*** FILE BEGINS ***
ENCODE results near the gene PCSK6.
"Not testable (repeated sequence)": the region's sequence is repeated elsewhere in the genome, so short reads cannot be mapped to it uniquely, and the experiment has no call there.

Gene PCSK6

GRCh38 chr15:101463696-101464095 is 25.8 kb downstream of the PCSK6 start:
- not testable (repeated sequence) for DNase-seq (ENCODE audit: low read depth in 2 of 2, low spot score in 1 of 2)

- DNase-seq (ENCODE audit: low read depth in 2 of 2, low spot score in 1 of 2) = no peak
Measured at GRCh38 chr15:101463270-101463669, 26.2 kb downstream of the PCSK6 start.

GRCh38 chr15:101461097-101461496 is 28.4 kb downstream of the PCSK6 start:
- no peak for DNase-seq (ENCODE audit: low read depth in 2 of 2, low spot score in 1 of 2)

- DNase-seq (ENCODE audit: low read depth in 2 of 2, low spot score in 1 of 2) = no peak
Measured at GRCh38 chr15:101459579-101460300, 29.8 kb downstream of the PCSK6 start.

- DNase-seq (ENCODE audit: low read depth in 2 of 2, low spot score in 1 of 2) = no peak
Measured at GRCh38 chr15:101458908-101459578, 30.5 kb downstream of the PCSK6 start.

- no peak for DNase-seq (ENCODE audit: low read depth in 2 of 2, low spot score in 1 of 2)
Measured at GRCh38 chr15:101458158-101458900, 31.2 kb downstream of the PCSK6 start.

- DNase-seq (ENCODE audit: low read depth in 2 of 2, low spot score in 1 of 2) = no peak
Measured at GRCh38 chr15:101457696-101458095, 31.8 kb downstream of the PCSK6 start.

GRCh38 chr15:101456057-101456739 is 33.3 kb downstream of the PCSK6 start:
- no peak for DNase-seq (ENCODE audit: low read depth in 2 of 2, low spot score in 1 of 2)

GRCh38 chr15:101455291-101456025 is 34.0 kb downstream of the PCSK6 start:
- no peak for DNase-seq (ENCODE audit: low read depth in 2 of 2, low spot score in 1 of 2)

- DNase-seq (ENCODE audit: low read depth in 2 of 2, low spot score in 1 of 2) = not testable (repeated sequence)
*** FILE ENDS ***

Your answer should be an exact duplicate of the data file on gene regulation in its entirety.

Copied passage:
ENCODE results near the gene PCSK6.
"Not testable (repeated sequence)": the region's sequence is repeated elsewhere in the genome, so short reads cannot be mapped to it uniquely, and the experiment has no call there.

Gene PCSK6

GRCh38 chr15:101463696-101464095 is 25.8 kb downstream of the PCSK6 start:
- not testable (repeated sequence) for DNase-seq (ENCODE audit: low read depth in 2 of 2, low spot score in 1 of 2)

- DNase-seq (ENCODE audit: low read depth in 2 of 2, low spot score in 1 of 2) = no peak
Measured at GRCh38 chr15:101463270-101463669, 26.2 kb downstream of the PCSK6 start.

GRCh38 chr15:101461097-101461496 is 28.4 kb downstream of the PCSK6 start:
- no peak for DNase-seq (ENCODE audit: low read depth in 2 of 2, low spot score in 1 of 2)

- DNase-seq (ENCODE audit: low read depth in 2 of 2, low spot score in 1 of 2) = no peak
Measured at GRCh38 chr15:101459579-101460300, 29.8 kb downstream of the PCSK6 start.

- DNase-seq (ENCODE audit: low read depth in 2 of 2, low spot score in 1 of 2) = no peak
Measured at GRCh38 chr15:101458908-101459578, 30.5 kb downstream of the PCSK6 start.

- no peak for DNase-seq (ENCODE audit: low read depth in 2 of 2, low spot score in 1 of 2)
Measured at GRCh38 chr15:101458158-101458900, 31.2 kb downstream of the PCSK6 start.

- DNase-seq (ENCODE audit: low read depth in 2 of 2, low spot score in 1 of 2) = no peak
Measured at GRCh38 chr15:101457696-101458095, 31.8 kb downstream of the PCSK6 start.

GRCh38 chr15:101456057-101456739 is 33.3 kb downstream of the PCSK6 start:
- no peak for DNase-seq (ENCODE audit: low read depth in 2 of 2, low spot score in 1 of 2)

GRCh38 chr15:101455291-101456025 is 34.0 kb downstream of the PCSK6 start:
- no peak for DNase-seq (ENCODE audit: low read depth in 2 of 2, low spot score in 1 of 2)

- DNase-seq (ENCODE audit: low read depth in 2 of 2, low spot score in 1 of 2) = not testable (repeated sequence)